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Old World, New World

Old World, New World: America and Europe in the Age of Jefferson

Copyright Date: 2010
Pages: 304
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  • Book Info
    Old World, New World
    Book Description:

    Old World, New World: America and Europe in the Age of Jeffersongrew out of workshops in Salzburg and Charlottesville sponsored by Monticello's International Center for Jefferson Studies, and revisits a question of long-standing interest to American historians: the nature of the relationship between America and Europe during the Age of Revolution. Study of the American-European relationship in recent years has been moved forward by the notion of Atlantic history and the study of the Atlantic world. The present volume makes a fresh contribution by refocusing attention on the question of the interdependence of Europe and America.

    Old World, New Worldaddresses topics that are timely, given contemporary public events, but that are also of interest to early modern and modern historians. By turning attention from the Atlantic World in general to the relationship between America and Europe, as well as using Thomas Jefferson as a lens to examine this relationship, this book carves out its own niche in the history of the Atlantic world in the age of revolution.

    eISBN: 978-0-8139-2852-4
    Subjects: History

Table of Contents

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  1. Front Matter
    (pp. i-vi)
  2. Table of Contents
    (pp. vii-viii)
  3. Preface
    (pp. ix-x)
  4. List of Abbreviations
    (pp. xi-xiv)
  5. Introduction
    (pp. 1-14)

    Throughout his career Thomas Jefferson imagined an impassable boundary between Europe and America, Old World and New. To avoid the “broils of the European nations,” he wrote to Elbridge Gerry in 1797, he wished “there were an ocean of fire between us and the old world.”¹ As the new nation teetered on the brink of war with Britain in 1812, he again hoped to insulate it from European entanglements: “The meridian of the mid-Atlantic should be the line of demarkation between war and peace.”²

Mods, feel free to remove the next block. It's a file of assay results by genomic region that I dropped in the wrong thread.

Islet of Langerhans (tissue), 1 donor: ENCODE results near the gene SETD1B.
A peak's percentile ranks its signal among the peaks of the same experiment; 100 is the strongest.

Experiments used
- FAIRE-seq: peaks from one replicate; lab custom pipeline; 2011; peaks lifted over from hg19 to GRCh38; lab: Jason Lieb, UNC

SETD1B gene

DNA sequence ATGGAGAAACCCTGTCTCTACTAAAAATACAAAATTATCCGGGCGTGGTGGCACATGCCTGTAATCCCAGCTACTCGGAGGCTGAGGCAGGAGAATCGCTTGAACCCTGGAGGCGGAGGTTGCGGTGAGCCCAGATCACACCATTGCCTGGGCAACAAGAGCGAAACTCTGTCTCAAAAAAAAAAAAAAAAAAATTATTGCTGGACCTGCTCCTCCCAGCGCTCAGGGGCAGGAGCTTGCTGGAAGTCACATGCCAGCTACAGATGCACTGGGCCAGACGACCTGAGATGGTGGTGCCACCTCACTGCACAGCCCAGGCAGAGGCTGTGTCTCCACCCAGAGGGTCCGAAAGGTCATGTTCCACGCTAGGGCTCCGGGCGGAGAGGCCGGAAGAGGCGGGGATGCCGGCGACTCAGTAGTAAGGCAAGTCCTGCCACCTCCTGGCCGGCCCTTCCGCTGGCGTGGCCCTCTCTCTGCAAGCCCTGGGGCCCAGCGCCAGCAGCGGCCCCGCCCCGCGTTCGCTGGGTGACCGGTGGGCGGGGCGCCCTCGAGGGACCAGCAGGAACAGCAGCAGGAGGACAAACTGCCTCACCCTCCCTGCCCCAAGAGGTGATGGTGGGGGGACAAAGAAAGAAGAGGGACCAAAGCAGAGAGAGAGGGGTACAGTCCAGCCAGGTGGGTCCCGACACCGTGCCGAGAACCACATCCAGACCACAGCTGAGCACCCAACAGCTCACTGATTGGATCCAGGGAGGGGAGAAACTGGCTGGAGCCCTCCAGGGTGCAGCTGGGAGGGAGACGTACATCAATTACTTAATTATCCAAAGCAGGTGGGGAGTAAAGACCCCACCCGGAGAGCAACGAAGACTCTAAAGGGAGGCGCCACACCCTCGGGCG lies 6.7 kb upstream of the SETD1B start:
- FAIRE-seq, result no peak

Jefferson understood that the two “worlds” could never be separated, and his imaginary boundaries implicitly acknowledged...

  6. Environmental Hazards, Eighteenth-Century Style
    (pp. 15-31)

    We today think we have problems with our environment. Our worries seem endless. We are anxious about global warming and greenhouse gas emissions; the effect of aerosol sprays on the ozone layer; hazardous wastes in our water supplies; and toxic substances in our foods. But compared with the environmental problems faced by our nation at the very beginning of its history, our present difficulties and anxieties do not seem all that over-whelming. At least we now have the Environmental Protection Agency to look after us. Americans living in the republic at the end of the eighteenth century had no such...

  7. Decadents Abroad: Reconstructing the Typical Colonial American in London in the Late Colonial Period
    (pp. 32-60)

    The figure of the alienated American colonist in London on the eve of independence has become a historian’s stereotype. Whether the subject is political radicals immersed in the unreal hothouse of City politics, southern planters who felt socially discounted, or pretty much any colonist scandalized by the swirling cauldron of political and cultural corruption that was the empire’s capital, the analytical framework of “alienated provincial” is a well-established one. Even Benjamin Franklin, whose love of London is well known, admittedly remained at the margins of its society, unable to gain acceptance in its best circles.